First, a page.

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TOPIC: Education

Space Scientists of Color, and the “Afronauts”

By Satu Runa What drives humankind to explore? There are several factors that can embolden a person to “seek out new civilizations” or “boldly go where no one has gone before,” to borrow from Star Trek‘s famous opener. History has taught us that famine, war, strife, and persecution can drive people away from their home … READ MORE

Women of the Space Agency: Once Forbidden, No Longer Hidden

By Heather Archuletta In July of 1999, on Apollo 11’s 30th anniversary, at a Kennedy Space Center press conference, NASA astronaut and first moonwalker Neil Armstrong lamented, “School children used to say, ‘We are reading about you in science class.’ Now they say, ‘We are reading about you in history class.’” 

Filmmakers Capture Young Men Wrestling to Succeed and Be Seen

Wrestle may be the feature directing debut of the team of Suzannah Herbert and Lauren Belfer, but after working for industry heavyweights like Martin Scorsese and Michael Moore, they hit the ground running and their award-winning, critically acclaimed film that has already been compared to Hoop Dreams and Friday Night Lights. The story of four … READ MORE

High School Coaches Wear Many Hats to Make an Impact

By Katrina Schwartz Driving kids home from practice, taking them to visit colleges, running and lifting weights with them out of season, answering the phone in the middle of the night when something has gone wrong — these are just a few of the many roles sports coaches take on for their players. The player/coach … READ MORE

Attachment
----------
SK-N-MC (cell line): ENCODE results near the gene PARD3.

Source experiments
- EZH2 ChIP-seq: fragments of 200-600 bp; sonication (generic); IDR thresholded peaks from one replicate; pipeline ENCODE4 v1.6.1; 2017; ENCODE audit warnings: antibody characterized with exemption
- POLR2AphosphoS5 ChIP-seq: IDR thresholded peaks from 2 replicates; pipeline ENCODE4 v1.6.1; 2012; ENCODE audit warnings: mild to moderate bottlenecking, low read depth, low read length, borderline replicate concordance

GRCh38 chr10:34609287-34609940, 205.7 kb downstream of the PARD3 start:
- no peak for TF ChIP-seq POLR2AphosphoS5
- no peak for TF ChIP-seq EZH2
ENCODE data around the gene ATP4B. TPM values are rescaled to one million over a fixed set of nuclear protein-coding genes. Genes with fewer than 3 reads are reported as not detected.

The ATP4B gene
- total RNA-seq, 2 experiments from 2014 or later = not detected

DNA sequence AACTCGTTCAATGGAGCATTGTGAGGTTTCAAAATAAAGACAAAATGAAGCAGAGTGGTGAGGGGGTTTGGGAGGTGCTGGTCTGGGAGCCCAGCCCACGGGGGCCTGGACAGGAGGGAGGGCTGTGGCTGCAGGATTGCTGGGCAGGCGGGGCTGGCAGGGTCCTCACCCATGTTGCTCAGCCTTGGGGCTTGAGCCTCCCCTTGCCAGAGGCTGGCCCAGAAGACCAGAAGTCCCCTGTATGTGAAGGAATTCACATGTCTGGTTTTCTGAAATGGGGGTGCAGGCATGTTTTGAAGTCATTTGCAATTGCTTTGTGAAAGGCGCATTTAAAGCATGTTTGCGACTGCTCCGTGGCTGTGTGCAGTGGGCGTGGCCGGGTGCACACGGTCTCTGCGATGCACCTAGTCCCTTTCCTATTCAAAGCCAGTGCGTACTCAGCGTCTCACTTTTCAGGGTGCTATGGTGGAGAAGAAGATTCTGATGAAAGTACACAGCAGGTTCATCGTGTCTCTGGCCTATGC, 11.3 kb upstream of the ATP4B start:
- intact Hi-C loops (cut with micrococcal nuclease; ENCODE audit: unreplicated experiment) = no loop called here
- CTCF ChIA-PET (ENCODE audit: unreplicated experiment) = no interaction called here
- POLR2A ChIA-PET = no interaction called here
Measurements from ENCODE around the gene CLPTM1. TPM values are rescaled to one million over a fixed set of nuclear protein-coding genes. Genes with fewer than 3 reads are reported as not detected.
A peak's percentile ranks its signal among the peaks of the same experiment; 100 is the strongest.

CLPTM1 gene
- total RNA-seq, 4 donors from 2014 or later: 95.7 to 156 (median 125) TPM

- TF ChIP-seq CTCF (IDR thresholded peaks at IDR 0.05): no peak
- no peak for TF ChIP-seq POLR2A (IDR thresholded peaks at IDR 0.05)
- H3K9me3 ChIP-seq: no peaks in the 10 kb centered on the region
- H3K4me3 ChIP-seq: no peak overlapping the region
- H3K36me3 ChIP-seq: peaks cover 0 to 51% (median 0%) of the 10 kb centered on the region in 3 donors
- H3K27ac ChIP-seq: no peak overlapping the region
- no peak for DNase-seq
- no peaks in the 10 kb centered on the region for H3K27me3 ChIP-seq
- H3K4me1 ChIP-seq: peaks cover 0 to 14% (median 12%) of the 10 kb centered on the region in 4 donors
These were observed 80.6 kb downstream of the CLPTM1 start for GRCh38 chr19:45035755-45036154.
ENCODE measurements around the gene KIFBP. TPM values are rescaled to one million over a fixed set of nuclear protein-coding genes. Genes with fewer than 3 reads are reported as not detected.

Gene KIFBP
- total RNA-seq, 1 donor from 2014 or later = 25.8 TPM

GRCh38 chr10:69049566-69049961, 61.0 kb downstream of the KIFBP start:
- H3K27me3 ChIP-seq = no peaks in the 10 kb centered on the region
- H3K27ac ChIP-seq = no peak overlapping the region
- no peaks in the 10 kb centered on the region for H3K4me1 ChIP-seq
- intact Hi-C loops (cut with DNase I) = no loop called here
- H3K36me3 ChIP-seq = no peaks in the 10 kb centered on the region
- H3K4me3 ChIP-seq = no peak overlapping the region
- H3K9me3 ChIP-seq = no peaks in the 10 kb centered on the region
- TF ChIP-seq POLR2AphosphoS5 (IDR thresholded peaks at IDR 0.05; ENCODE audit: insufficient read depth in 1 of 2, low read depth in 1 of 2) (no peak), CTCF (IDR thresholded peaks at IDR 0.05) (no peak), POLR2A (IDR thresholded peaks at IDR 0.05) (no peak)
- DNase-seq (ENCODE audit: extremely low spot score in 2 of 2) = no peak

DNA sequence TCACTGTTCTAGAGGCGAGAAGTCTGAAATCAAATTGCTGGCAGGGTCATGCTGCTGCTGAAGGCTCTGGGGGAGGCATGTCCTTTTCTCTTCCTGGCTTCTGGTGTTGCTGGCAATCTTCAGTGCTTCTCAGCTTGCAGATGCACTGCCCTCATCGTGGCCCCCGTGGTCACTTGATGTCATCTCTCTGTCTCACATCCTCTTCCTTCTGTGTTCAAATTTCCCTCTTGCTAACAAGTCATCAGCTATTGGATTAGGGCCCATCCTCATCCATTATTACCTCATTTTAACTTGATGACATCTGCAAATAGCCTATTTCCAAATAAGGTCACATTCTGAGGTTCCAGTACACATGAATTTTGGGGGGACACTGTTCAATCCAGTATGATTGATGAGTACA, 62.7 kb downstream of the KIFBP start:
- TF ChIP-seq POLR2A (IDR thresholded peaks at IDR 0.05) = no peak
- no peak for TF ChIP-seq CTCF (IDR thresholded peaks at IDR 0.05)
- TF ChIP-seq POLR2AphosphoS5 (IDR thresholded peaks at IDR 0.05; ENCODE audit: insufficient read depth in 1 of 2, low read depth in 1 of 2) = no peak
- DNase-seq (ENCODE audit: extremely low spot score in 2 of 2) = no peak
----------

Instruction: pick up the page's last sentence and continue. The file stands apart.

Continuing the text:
What “The Wire” Got Right, and Wrong, About Baltimore (and How “Charm City” Fills in the Rest)

By Lee Gardner Baltimoreans who venture beyond the I-695 beltway always know it’s coming. We meet someone from another city, or another country. They find out we’re from Baltimore, and after a suitably polite length of get-to-know-you chat, they bring up the award-winning HBO series The Wire. And really, it’s okay. There are worse things than … READ MORE

Five Questions About Fred Rogers with Morgan Neville

“When I met Joanne Rogers, I told her I wanted to make a film not about Fred Rogers’ story but about his ideas,” filmmaker Morgan Neville wrote about Won’t You Be My Neighbor? “She smiled and said that sounded pretty good, because Fred had always said his own story was the most boring story of all … READ MORE

HBCU Grads Share Their Stories of Campus Life

Graduates of Historic Black Colleges and Universities (HBCUs) are proud alums, and in connection with the Independent Lens film Tell Them We Are Rising, which tells the 170 years—and rising—history of HBCUs, we found a few who were happy to tell their own stories of life on an HBCU campus. These are just a sampling of … READ MORE

Filmmakers Marco Williams and Stanley Nelson Tell an Essential Chapter of American History in Story of HBCUs

Tell Them We Are Rising, which premieres on Independent Lens on PBS Monday, February 19 at 9 pm [check local listings], covers the rich history of America’s Historically Black Colleges and Universities (HBCUs) from before the end of slavery through a flourishing in the 20th century to today, and how they profoundly influenced the course of … READ MORE

Teachers Beat the “Macho Culture” in Prisons through Art Programs

In the early 2000s, Hollywood invested in the urban fairy tale where a teacher is called into the principal’s office of a school in a low-income, broken part of town and is requested to help “build character and morale.” (Think Samuel L. Jackson in Coach Carter, Antonio Banderas in Take the Lead and Hilary Swank … READ MORE